By Tom Sellar
By Tom Sellar
By Jessica Dawson
By Tom Sellar
By Jennifer Krasinski
By Jennifer Krasinski
By James Hannaham
By Tom Sellar
Globalization is the buzzword of the art biz in the 1990s. Istanbul and Sydney, Kwangju and Hong Kong, have become must-see stopovers for cell phonetoting curators and jet-setting dealers who would not be caught dead in Williamsburg in the name of mere multiculturalism.
But, back in 1995, when Vishaka Desai, director of the Asia Society, and Gary Garrels, chief curator of the San Francisco Museum of Modern Art, first considered co-organizing a show of contemporary Chinese art, they chose to bypass the new crop of "airplane curators" and select one from the mainland who knew the material inside out. Their choice? Gao Minglu, the foremost art critic in Beijing in the 1970s and '80s. The resulting show, aptly named "Inside Out," is currently on view at the Asia Society and P.S. 1.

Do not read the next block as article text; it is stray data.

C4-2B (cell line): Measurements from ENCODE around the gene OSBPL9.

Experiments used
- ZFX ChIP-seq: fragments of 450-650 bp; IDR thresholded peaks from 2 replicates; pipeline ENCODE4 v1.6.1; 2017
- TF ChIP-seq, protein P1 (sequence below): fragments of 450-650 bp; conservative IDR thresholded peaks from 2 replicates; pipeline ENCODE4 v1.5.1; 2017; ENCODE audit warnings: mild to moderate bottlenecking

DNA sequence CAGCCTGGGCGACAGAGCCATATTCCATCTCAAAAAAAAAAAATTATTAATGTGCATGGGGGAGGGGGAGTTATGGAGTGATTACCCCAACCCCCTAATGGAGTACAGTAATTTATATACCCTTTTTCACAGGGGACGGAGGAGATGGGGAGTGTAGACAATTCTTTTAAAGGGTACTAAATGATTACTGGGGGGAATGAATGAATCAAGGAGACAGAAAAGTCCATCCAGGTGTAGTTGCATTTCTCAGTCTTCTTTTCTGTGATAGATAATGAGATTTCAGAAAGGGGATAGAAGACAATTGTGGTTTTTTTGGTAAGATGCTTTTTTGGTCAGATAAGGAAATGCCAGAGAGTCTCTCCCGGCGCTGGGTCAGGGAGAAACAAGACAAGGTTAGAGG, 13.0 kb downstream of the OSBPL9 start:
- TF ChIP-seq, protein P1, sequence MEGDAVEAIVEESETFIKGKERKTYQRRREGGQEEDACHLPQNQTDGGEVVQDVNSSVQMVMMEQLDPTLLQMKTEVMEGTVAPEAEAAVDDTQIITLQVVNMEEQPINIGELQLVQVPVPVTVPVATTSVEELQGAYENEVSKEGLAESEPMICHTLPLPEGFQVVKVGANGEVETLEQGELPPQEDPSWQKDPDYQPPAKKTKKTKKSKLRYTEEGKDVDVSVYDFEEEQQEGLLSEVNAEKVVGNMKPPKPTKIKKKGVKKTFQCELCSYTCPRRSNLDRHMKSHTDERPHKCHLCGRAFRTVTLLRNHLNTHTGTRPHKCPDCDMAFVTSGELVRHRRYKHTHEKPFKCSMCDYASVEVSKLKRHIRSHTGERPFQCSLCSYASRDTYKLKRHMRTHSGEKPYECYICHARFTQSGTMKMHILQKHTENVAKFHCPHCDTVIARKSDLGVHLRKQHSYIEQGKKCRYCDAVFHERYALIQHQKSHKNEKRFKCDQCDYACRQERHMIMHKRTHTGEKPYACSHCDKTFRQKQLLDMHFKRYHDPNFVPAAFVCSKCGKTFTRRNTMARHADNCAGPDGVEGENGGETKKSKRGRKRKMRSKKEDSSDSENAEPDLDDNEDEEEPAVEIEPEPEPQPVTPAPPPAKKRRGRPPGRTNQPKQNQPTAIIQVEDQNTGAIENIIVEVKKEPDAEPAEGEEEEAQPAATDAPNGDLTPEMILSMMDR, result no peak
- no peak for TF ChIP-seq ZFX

"The thing about Minglu is that he knows China," says Garrels. "I think it is difficult, if not impossible, for a curator from the West to try to come in there and get anything more than the most superficial understanding." When Desai recruited Minglu, he was already regarded as a hero for his groundbreaking "China/Avant-Garde" exhibition, held at Beijing's National Gallery in February 1989--a show that was closed twice during its two-week run by a Chinese government unprepared for the full force of freedom of expression. Just four months later, Minglu attended the Tiananmen Square demonstration and was soon dismissed from his position as editor of Meishu (Art Monthly), the leading official art magazine in China. In 1991, art historian Julie Andrews (curator of the modern section of the Guggenheim's "China: 5,000 Years") arranged for his passage to the States via a fellowship from the National Academy of Science. He is now pursuing his doctorate at Harvard University.